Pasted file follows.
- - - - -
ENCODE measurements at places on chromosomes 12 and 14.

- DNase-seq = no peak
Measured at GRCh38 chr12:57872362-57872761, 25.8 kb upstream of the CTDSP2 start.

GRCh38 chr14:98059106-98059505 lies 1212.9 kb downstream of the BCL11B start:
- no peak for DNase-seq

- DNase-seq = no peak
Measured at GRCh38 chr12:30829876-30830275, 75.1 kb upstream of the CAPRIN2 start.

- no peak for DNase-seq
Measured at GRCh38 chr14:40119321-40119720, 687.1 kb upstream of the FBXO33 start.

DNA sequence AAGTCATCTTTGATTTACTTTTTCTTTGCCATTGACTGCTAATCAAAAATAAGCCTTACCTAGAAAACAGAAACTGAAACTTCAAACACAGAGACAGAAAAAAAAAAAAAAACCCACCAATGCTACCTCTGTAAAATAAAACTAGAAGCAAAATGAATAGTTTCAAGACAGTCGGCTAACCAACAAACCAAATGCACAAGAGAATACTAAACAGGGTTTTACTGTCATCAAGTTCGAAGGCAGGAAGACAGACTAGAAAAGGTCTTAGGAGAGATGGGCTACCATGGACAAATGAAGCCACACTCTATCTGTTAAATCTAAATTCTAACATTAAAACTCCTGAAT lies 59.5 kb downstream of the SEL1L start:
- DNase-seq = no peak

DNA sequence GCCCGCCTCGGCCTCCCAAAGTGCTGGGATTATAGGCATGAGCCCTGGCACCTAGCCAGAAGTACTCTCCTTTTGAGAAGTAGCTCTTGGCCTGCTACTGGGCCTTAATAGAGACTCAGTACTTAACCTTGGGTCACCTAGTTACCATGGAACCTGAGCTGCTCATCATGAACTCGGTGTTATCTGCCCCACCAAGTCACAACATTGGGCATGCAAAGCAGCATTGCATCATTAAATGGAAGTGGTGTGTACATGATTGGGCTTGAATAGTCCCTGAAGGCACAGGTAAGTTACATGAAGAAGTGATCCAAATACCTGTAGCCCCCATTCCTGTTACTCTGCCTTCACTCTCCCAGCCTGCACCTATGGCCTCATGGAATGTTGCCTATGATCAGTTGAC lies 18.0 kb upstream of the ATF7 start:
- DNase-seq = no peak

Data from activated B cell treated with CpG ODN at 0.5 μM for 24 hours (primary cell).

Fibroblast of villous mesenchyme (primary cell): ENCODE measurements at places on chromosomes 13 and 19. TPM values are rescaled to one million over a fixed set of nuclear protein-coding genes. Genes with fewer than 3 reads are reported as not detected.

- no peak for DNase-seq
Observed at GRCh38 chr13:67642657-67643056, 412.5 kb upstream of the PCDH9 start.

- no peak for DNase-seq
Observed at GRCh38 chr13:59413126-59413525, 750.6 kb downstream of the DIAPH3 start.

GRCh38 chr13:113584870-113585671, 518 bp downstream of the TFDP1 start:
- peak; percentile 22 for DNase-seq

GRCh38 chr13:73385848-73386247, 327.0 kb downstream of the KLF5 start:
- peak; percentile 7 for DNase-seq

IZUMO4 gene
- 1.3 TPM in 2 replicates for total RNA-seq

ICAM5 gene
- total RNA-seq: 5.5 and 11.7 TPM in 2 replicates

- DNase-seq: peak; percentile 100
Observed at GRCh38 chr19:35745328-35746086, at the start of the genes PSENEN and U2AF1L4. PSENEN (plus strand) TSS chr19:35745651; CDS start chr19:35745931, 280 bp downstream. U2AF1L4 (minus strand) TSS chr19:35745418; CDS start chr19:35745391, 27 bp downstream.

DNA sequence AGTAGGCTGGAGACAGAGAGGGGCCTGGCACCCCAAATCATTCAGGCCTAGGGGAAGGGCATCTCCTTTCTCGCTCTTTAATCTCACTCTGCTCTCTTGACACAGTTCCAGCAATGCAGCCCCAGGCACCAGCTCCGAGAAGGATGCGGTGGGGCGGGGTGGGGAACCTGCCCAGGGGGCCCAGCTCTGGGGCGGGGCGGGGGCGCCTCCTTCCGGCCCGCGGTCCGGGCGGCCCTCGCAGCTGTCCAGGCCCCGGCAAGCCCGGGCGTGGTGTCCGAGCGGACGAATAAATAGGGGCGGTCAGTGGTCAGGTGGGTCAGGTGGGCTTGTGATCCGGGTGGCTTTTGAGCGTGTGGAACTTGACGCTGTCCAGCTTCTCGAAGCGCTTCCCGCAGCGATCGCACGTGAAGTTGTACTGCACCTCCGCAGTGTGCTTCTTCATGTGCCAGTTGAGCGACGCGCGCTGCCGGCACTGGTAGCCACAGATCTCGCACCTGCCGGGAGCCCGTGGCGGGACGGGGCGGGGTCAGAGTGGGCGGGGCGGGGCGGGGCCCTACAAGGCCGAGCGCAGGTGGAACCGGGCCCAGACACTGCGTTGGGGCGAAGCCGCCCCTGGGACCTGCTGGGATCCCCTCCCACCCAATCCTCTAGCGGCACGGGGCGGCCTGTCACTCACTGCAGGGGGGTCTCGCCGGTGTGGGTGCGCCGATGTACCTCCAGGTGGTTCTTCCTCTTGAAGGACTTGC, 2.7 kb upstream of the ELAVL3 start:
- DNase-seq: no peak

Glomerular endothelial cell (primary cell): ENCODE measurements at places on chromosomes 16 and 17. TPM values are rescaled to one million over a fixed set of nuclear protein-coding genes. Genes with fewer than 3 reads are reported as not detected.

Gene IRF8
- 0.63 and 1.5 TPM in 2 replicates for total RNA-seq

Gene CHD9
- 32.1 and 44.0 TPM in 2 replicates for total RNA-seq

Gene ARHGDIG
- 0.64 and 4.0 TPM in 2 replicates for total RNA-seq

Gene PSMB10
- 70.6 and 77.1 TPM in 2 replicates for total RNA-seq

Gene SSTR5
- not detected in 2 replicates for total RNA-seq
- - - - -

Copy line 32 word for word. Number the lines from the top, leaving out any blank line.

Glomerular endothelial cell (primary cell): ENCODE measurements at places on chromosomes 16 and 17. TPM values are rescaled to one million over a fixed set of nuclear protein-coding genes. Genes with fewer than 3 reads are reported as not detected.